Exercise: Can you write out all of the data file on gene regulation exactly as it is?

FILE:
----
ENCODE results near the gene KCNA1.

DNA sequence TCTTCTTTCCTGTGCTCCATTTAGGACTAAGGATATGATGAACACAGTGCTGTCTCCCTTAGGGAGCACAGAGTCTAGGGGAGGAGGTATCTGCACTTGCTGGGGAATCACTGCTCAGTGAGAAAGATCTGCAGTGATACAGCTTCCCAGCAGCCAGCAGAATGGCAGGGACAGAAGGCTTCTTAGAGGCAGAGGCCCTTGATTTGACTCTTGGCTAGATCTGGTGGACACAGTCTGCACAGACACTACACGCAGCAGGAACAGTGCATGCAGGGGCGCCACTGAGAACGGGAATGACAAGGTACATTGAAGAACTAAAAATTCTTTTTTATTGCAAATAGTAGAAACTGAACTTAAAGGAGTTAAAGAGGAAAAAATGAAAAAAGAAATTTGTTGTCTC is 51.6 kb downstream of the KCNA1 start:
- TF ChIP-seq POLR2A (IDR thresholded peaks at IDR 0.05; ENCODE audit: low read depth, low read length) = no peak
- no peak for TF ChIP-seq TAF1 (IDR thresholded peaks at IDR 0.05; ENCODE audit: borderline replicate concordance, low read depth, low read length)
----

ENCODE results near the gene KCNA1.

DNA sequence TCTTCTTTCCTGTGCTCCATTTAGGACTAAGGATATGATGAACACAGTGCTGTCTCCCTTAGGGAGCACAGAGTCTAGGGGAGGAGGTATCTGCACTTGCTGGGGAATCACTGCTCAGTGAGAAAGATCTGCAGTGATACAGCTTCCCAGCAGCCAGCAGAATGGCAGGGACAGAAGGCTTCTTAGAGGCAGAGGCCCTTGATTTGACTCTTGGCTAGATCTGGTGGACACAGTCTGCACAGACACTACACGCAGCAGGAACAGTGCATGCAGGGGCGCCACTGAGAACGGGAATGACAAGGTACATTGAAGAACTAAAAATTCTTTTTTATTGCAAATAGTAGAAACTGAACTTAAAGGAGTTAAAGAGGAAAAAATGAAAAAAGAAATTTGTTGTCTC is 51.6 kb downstream of the KCNA1 start:
- TF ChIP-seq POLR2A (IDR thresholded peaks at IDR 0.05; ENCODE audit: low read depth, low read length) = no peak
- no peak for TF ChIP-seq TAF1 (IDR thresholded peaks at IDR 0.05; ENCODE audit: borderline replicate concordance, low read depth, low read length)